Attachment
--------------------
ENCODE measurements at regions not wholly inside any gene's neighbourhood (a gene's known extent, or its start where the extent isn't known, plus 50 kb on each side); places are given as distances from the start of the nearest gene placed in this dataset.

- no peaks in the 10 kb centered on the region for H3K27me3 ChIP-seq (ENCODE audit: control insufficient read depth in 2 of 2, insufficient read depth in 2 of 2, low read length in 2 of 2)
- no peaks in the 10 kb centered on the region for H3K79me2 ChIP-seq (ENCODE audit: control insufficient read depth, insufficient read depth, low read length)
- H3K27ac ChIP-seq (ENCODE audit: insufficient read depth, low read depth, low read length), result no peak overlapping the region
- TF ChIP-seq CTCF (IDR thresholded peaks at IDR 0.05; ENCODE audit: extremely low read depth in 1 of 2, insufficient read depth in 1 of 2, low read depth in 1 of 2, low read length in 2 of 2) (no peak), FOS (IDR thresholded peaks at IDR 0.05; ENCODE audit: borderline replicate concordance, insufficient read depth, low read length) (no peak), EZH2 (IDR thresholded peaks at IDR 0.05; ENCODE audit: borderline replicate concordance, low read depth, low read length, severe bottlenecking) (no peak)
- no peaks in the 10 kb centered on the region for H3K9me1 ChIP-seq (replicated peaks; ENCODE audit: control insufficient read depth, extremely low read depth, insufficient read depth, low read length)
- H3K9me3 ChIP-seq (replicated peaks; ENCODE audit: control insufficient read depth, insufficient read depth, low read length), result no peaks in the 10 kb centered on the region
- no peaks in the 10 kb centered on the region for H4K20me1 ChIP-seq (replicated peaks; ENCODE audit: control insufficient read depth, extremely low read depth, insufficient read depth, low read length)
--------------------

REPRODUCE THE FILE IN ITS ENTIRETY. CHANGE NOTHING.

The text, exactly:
ENCODE measurements at regions not wholly inside any gene's neighbourhood (a gene's known extent, or its start where the extent isn't known, plus 50 kb on each side); places are given as distances from the start of the nearest gene placed in this dataset.

- no peaks in the 10 kb centered on the region for H3K27me3 ChIP-seq (ENCODE audit: control insufficient read depth in 2 of 2, insufficient read depth in 2 of 2, low read length in 2 of 2)
- no peaks in the 10 kb centered on the region for H3K79me2 ChIP-seq (ENCODE audit: control insufficient read depth, insufficient read depth, low read length)
- H3K27ac ChIP-seq (ENCODE audit: insufficient read depth, low read depth, low read length), result no peak overlapping the region
- TF ChIP-seq CTCF (IDR thresholded peaks at IDR 0.05; ENCODE audit: extremely low read depth in 1 of 2, insufficient read depth in 1 of 2, low read depth in 1 of 2, low read length in 2 of 2) (no peak), FOS (IDR thresholded peaks at IDR 0.05; ENCODE audit: borderline replicate concordance, insufficient read depth, low read length) (no peak), EZH2 (IDR thresholded peaks at IDR 0.05; ENCODE audit: borderline replicate concordance, low read depth, low read length, severe bottlenecking) (no peak)
- no peaks in the 10 kb centered on the region for H3K9me1 ChIP-seq (replicated peaks; ENCODE audit: control insufficient read depth, extremely low read depth, insufficient read depth, low read length)
- H3K9me3 ChIP-seq (replicated peaks; ENCODE audit: control insufficient read depth, insufficient read depth, low read length), result no peaks in the 10 kb centered on the region
- no peaks in the 10 kb centered on the region for H4K20me1 ChIP-seq (replicated peaks; ENCODE audit: control insufficient read depth, extremely low read depth, insufficient read depth, low read length)